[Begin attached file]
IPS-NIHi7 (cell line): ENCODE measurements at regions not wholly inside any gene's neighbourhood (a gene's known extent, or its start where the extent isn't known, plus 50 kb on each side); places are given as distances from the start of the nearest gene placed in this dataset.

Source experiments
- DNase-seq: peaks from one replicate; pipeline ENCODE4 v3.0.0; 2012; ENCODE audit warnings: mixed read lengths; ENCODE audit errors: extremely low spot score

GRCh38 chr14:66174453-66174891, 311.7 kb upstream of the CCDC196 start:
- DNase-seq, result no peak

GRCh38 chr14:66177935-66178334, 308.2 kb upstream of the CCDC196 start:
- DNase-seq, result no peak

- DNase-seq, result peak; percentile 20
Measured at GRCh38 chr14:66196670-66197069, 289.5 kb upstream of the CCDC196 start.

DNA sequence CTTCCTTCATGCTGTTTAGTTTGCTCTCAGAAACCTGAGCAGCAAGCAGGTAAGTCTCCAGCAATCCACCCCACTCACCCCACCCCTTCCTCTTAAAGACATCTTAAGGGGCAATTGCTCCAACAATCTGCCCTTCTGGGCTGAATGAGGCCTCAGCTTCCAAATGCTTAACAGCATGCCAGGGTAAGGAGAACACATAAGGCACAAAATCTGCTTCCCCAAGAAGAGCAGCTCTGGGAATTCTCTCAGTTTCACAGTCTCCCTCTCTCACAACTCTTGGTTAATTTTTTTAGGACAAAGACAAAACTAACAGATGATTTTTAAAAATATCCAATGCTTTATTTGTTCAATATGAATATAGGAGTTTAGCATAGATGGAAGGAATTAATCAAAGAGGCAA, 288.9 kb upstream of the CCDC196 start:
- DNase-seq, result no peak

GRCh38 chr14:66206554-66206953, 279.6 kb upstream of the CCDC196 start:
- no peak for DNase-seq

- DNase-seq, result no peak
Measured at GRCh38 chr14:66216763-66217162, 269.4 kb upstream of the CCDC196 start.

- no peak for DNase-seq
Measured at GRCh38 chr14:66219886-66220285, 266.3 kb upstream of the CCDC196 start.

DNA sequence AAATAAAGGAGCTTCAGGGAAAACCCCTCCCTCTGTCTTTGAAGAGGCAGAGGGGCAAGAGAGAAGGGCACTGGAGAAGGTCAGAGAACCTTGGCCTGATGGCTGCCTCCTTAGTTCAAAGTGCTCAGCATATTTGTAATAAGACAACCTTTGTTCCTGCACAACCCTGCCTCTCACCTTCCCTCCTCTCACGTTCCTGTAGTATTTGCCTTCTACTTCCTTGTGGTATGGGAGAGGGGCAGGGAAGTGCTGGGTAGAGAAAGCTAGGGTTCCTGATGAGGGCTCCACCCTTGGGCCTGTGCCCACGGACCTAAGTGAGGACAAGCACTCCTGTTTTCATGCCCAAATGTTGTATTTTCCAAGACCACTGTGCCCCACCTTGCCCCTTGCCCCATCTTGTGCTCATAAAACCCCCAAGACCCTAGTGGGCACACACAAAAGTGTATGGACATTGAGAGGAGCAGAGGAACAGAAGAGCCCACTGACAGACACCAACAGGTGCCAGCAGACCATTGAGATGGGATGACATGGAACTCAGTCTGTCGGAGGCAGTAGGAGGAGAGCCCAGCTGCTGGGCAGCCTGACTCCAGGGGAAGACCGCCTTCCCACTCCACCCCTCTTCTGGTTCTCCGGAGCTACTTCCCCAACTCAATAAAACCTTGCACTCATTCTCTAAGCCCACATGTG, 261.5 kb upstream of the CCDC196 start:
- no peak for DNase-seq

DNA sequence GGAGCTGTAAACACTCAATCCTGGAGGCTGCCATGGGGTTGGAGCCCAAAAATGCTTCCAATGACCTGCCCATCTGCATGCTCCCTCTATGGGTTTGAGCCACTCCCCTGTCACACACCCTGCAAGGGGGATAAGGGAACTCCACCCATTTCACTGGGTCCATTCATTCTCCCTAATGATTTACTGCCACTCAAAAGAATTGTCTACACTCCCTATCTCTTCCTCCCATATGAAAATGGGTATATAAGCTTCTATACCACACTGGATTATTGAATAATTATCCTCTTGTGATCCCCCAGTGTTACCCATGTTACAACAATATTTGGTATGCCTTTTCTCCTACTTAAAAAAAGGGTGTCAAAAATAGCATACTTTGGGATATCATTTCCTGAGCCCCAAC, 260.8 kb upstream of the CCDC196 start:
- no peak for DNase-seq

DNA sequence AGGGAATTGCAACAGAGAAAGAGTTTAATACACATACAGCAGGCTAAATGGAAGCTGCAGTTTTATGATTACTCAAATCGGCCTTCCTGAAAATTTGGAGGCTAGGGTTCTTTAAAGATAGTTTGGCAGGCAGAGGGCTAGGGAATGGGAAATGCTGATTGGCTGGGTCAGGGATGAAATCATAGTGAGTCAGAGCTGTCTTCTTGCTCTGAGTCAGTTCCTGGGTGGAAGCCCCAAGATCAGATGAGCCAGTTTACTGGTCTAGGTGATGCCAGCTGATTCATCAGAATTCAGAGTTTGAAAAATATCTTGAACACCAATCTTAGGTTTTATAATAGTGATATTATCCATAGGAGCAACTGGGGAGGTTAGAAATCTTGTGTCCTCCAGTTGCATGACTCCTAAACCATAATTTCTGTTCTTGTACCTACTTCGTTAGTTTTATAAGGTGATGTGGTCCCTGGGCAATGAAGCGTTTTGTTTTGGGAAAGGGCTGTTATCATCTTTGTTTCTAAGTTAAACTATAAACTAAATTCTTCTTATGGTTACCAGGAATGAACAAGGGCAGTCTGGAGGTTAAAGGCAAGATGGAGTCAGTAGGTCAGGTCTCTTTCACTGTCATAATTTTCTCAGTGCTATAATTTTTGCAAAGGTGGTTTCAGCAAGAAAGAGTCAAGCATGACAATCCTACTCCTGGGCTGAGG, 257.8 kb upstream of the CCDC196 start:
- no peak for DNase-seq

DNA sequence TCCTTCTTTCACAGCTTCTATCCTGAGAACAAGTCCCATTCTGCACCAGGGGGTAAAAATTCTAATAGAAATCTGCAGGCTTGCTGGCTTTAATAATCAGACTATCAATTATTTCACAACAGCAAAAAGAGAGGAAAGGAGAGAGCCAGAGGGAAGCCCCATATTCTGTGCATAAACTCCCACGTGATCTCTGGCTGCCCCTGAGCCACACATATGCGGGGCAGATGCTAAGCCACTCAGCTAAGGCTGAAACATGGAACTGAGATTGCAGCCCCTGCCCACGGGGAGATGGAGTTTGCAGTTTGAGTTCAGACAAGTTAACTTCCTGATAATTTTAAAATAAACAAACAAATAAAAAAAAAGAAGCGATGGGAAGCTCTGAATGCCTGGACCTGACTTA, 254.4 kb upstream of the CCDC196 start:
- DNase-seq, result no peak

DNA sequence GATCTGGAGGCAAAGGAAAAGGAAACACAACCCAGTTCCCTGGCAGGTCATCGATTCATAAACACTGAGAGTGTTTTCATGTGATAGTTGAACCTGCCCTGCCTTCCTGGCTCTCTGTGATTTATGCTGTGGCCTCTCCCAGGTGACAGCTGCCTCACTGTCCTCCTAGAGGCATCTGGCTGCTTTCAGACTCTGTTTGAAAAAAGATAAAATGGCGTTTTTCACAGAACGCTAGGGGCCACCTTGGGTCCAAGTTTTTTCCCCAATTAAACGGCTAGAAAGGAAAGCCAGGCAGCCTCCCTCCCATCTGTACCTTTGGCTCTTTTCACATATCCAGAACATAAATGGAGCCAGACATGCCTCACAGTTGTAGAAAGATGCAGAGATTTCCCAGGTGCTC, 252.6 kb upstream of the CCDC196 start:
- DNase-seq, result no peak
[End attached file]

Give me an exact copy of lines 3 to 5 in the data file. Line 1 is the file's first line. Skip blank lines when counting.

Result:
- DNase-seq: peaks from one replicate; pipeline ENCODE4 v3.0.0; 2012; ENCODE audit warnings: mixed read lengths; ENCODE audit errors: extremely low spot score

GRCh38 chr14:66174453-66174891, 311.7 kb upstream of the CCDC196 start:
- DNase-seq, result no peak